This past weekend I visited my son at his camp for Dad’s Weekend. Two and a half days of fishing, singing, building, running, sock wars, and thunderstorms.
It was my 5th Dad’s Weekend. Each time I drive away amazed how connected my son and I can get in only 2.5 days, and wish that it was as easy the rest of the year. It is hard to describe how this camp, Becket YMCA in the Berkshires, creates a culture where boys and men are able to share feelings and experiences in very real ways. Being able to learn more about how my son thinks (through discussions with him and his counselors), sharing my experiences with him, and having a moment to relax together are the best parts of the experience.
Here are some lingering thoughts about the experience and fatherhood in general from this past weekend:
- It is amazing how a sacred space can be created with nothing more than a candle. Each night the cabins end their day with a cabin chat. The boys get into their bunks, the counselors bring in a candle to the center of the cabin when all is quiet, and they provide a prompt for the night that begins a sharing of thoughts. We do this during Dad’s Weekend as well.
On the second night the prompt was, “What was a time that you needed your dad or that you needed your son?”
My son described his camp session last year, when his mother ended up in the hospital and couldn’t visit him during visiting day. I had stayed longer as a result to be with him. My son is very reluctant to share his feelings normally, especially when he is sad or scared. It opened a door for me to tell him, with my response to the prompt, that I need him all the time to tell me when he is scared, sad, or worried. I need to be able to help him through those feelings.
- It is ok when your son outfishes you. Over the 2.5 days there are 6 different opportunities to take a boat out on the lake. During Dad’s Weekend I typically end up rowing across the lake 12 times to get to a cove that has proven to be especially prolific in spitting up fish. This weekend, for various reasons, I only had to row the lake 4 times. Yet, in those trips my son managed to catch 6 largemouth bass, the largest being in the 3 to 4 lb range. Dad only caught one, in the 0.25 – 0.5 lb range.
But it’s ok as at some point I overheard my son tell a younger camper on the dock, as he helped the younger boy with his gear, that “I learned everything about fishing from my dad.”
- Dads don’t need to know everything. My son signed up for a specialty cabin this summer that has him learning construction as the boys build a new cabin on the camp’s property. My grandfathers built their homes. My great uncles did as well. My dad taught himself carpentry and has performed many a home improvement project over the years. I have escaped my home improvement projects with my digits intact, barely.
At the cabin construction site I stood back and enjoyed watching my son measure, cut and hammer, as I stood back and admired the work. The mentors, mostly college-aged young men, take on the role of teacher. What a wonderful thing when our kids have access to mentors that are not us. We don’t need to know everything, and that is an important lesson for our kids.
- There is something to the gendered aspect of Dad’s Weekend…and I don’t quite know what it is. I have been talking up the camp to my girlfriend, so when her son is old enough it could be an option for him. One of the reactions she has had to Dad’s Weekend was, “That’s not fair.” That is a theme I have heard over the years as well. My ex has expressed the same thoughts. And this weekend the Camp Director told us that the Board has approved a process to rename the weekend to make it more inclusive, as 20% of the men who attend are not dads.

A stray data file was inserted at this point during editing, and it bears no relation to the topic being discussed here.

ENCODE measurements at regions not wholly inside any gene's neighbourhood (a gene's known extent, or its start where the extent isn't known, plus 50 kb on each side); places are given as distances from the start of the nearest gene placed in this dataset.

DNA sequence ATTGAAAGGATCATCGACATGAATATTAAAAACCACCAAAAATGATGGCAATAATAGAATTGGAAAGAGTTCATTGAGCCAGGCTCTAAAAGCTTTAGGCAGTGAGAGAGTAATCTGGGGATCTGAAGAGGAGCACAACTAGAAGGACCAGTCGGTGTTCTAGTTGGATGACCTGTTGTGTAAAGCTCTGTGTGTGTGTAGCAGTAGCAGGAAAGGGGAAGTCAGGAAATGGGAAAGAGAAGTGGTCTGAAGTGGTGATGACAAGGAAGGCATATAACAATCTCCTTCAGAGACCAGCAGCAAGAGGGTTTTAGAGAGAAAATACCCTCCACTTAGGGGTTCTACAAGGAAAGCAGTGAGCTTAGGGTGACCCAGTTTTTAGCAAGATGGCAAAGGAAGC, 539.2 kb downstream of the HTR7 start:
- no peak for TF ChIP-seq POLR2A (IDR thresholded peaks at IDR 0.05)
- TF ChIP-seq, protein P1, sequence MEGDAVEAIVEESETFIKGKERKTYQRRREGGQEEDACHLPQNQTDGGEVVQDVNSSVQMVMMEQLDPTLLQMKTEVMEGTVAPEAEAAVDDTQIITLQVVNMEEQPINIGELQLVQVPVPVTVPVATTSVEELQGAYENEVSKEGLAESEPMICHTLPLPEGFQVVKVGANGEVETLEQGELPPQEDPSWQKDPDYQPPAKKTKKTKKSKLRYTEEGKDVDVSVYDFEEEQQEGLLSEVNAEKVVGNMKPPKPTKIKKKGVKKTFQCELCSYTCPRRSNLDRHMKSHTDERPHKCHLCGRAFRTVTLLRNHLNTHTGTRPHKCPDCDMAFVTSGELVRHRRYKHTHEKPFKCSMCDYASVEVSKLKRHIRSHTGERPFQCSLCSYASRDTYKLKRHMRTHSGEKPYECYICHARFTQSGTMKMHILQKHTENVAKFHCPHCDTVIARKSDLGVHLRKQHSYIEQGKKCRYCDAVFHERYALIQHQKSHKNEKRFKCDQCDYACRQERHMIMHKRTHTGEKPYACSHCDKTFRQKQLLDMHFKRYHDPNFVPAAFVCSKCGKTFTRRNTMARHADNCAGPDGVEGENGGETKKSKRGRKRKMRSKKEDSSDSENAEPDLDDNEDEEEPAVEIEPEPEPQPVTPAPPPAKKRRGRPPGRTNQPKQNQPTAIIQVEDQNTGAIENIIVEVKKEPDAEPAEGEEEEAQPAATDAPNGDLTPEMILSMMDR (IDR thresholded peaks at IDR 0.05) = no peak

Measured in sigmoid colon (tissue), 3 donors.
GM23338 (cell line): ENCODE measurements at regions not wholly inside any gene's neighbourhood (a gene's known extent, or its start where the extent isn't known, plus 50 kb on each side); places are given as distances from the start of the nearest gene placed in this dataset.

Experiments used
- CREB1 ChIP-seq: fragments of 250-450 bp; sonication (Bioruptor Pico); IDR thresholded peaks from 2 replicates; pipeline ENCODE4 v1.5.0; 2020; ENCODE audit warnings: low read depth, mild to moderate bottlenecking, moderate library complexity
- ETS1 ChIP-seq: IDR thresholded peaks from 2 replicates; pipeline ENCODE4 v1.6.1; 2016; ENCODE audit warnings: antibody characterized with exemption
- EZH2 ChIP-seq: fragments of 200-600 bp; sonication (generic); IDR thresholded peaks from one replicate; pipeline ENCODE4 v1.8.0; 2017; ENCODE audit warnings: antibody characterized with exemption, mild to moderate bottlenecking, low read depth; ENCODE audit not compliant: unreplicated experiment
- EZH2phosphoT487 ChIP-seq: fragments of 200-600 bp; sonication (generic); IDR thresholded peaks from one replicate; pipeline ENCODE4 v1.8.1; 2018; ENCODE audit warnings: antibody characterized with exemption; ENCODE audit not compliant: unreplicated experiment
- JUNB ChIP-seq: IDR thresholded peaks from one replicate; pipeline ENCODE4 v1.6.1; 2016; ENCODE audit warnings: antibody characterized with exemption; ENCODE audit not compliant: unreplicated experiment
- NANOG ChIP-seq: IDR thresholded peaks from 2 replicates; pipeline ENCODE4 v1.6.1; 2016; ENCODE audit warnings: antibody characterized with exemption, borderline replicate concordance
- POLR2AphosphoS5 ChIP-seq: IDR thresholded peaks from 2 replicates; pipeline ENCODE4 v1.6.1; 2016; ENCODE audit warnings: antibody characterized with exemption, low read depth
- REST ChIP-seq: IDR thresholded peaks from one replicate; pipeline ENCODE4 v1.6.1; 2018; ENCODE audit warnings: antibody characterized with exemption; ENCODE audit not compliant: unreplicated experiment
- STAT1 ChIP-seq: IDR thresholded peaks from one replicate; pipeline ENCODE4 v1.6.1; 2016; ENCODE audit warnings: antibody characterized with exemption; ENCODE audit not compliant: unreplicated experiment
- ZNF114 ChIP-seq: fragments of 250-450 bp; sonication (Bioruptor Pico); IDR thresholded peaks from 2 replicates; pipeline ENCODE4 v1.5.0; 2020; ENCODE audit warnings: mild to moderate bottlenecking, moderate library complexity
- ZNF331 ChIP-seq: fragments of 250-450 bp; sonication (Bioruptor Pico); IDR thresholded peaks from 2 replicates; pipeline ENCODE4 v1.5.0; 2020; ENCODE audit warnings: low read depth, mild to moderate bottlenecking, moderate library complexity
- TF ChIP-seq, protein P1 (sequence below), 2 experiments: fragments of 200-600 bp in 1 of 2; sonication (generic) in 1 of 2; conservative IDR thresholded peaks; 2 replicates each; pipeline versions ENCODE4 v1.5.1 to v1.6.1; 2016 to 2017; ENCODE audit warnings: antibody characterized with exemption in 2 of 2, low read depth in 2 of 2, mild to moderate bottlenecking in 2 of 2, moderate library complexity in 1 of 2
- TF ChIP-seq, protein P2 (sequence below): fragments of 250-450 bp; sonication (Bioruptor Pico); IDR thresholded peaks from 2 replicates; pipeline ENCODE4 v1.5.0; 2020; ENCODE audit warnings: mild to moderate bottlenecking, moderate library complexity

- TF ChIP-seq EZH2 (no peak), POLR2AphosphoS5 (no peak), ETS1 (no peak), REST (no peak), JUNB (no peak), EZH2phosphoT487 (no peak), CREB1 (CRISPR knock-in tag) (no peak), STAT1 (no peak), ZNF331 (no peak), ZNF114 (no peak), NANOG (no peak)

It is true that families come in all forms, and women, in particular, are not part of the experience so where does that leave families with two moms, for example? The sister camp has a Mom’s Weekend for the girls, so this discussion is important for boys and girls. Is there a benefit to having a gendered experience, where kids have a space to interact only with men if they are boys, and women if they are girls? A mom absolutely can take a son fishing, or play ultimate frisbee, or have a cabin chat, or play sock wars, but what is the benefit to boys of having a male mentor do it?
I don’t have a good answer to the question, but I do think there is a benefit. What are your thoughts?
- My son’s counselor got him writing poetry. The camp counselors at my son’s camp are amazing! That is one place that I see a benefit to the gendered experience. In chatting with my son’s counselor (the camp creates two snack times in the the dining hall at 10 pm, where the counselors are present to discuss one-on-one how the kids have been doing at camp) it was clear how much importance, care and thought these young men put into being positive role models to the campers.
My son struggles with impulsivity, which makes it difficult for him to make friends and have positive interactions with his peers. My son’s counselor worked with my son to help him begin journaling his thoughts about interactions he had at camp. This activity in self-reflection led my son to start writing poems, which he then shared with his counselor and the boys in his cabin.
When I drive home from Dad’s Weekend (my suggestion for a new name was Wise Guys Weekend) I am usually exhausted from running around, but also full of questions about my role as a dad. Ultimately I think about, “What does it mean to be a man and how do we pass that on to our sons?” What do you think?